Fixed income continues to be an interesting and challenging asset class. While two key areas of focus are often government and corporate bonds, more esoteric areas of the bond world could be offering fruit ripe for the picking.
Many in the industry have begun looking for less conventional opportunities. Investors can no longer solely rely on income to find a meaningful return on developed market government bonds, given the current prolonged low-yield environment. Capital appreciation has become the larger driver of returns compared with what has historically been the norm.
As a result, investors now need to be more flexible than ever when dealing with government debt, in particular due to a recent global synchronised upswing in growth and inflation. It appears central banks may be realising the limits of their unconventional monetary policies and are looking to normalise their balance sheets.
A good example of this trend can be seen in the US, where 10-year government bonds yields have traded up from 1.8 per cent to a high of 2.6 per cent since the election of Donald Trump. They are now trading at 2.2 per cent as markets grapple with the reality of whether the president can enact his long-promised populist attempts to increase growth and inflation, against a backdrop of the US Federal Reserve increasing short-term interest rates. In this environment, continual screening of the global fixed income market may well remain of upmost importance.
But with the uncertain backdrop and lower income within the government bond space, there are arguably areas of the corporate bond market where there is a much clearer path in terms of allocating capital. Debt issued by banks and insurance companies could be viewed as compelling from both a potential income and capital appreciation perspective supported by a number of fundamental tailwinds.
First, central banks are increasingly acknowledging that a zero per cent interest rate monetary policy is bad for bank earnings, which in turn has negatively affected lending and economic growth via decreased impulse in the money multiplier across credit-based economies. This further complicates the immediate outlook for rates, but over the longer term this attitude by central bankers could help ensure that banks enjoy the benefit of a gradually steepening yield curve.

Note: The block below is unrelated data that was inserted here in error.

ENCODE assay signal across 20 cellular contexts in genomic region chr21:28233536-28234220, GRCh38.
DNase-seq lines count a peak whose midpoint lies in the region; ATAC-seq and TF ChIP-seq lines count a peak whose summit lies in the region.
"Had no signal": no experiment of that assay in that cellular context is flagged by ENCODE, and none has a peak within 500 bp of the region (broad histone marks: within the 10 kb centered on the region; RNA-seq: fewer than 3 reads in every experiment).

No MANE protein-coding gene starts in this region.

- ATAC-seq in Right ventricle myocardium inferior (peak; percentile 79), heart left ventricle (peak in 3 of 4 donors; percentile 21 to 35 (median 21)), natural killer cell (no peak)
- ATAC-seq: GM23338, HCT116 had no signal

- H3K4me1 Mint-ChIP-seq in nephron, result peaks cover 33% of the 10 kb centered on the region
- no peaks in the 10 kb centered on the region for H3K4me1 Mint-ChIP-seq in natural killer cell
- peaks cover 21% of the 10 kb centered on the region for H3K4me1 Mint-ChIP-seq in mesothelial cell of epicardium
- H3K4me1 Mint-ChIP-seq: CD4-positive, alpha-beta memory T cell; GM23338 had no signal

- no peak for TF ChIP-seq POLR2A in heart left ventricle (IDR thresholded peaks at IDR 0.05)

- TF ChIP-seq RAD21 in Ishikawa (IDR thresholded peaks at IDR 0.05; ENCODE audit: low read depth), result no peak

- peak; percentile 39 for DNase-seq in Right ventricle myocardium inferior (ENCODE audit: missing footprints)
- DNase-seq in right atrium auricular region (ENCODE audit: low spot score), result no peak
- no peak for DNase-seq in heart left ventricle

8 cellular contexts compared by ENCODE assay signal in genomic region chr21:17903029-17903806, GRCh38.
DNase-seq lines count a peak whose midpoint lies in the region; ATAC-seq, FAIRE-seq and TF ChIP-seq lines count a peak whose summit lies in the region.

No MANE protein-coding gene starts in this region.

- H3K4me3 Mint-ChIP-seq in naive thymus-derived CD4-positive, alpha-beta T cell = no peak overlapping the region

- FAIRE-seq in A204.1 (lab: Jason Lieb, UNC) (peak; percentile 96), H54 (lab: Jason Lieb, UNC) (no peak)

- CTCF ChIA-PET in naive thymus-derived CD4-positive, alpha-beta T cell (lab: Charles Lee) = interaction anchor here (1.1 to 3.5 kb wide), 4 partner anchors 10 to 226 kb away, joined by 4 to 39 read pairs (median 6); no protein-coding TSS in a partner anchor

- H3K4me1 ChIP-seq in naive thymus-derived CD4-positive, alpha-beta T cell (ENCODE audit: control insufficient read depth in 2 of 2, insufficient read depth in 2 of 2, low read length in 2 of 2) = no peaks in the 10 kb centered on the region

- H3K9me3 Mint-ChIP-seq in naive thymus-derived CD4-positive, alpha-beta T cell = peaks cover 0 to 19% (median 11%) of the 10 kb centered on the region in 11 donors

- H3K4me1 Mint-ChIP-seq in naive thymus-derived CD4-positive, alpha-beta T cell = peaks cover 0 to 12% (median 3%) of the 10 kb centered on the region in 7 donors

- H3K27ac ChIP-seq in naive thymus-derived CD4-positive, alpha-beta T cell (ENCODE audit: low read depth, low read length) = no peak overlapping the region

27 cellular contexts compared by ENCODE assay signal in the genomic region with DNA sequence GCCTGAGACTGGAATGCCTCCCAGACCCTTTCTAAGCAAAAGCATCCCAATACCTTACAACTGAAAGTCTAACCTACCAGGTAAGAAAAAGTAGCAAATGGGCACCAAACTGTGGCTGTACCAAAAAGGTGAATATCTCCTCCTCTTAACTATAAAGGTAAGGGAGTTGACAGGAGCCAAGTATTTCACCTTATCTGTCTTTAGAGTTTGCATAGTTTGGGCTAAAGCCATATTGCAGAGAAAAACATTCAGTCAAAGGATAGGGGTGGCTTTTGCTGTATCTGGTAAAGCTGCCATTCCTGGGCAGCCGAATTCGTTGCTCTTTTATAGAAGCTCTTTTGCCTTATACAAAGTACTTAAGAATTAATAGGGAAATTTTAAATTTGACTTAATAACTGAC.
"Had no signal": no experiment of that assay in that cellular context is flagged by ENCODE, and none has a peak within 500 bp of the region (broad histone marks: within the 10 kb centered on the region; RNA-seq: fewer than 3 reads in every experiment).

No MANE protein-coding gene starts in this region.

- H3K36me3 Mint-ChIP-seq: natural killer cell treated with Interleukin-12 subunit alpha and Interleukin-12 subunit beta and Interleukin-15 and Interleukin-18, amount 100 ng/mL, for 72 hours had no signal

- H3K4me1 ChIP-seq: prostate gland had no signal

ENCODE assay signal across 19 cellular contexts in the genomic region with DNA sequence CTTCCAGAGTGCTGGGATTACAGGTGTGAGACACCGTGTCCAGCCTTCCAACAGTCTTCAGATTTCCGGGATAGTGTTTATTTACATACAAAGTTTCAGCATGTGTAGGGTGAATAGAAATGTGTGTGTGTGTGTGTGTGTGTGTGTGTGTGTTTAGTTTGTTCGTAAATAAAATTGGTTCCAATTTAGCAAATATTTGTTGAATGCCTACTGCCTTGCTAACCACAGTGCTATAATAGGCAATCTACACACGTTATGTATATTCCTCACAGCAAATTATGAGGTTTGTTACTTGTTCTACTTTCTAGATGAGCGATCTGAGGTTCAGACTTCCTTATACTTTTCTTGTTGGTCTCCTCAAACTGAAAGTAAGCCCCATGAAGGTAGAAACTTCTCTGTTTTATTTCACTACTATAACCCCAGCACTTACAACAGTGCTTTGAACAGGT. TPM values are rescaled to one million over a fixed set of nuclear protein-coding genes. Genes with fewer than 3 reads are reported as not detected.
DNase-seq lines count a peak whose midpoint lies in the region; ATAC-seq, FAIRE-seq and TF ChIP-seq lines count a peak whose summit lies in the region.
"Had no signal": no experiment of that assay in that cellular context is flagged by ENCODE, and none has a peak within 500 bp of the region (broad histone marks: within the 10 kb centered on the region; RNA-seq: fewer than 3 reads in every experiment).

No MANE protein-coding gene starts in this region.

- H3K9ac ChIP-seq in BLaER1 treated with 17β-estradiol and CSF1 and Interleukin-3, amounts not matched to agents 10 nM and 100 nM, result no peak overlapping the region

Second, the regulatory trajectory seems to be changing to become advantageous for financials. Capital requirements are being relaxed, and insolvency laws are being harmonised across Europe. The restructuring of the banking sectors of Italy and Portugal, in particular, is nearing completion, potentially leading to greater systematic resilience across the whole European banking sector. Meanwhile, some big litigation uncertainties – notably at RBS and Deutsche Bank – are in the process of being resolved, which again may provide a positive for the sector.
Third, banks have made notable progress in building capital over the past 12 months, with many approaching their targets for additional tier 1 and tier 2 securities holdings. While such bonds have proved popular with investors, a dwindling supply could drive returns.
Some also maintain that positive technicals re-enforce this: positioning in financial credits appears clean relative to both high-yield and government issues. It could be that lacklustre recent returns, combined with the heightened complexity of the space, have flushed out many of the more fickle holders. The ground is potentially well prepared for the sector to return to favour among sophisticated investors.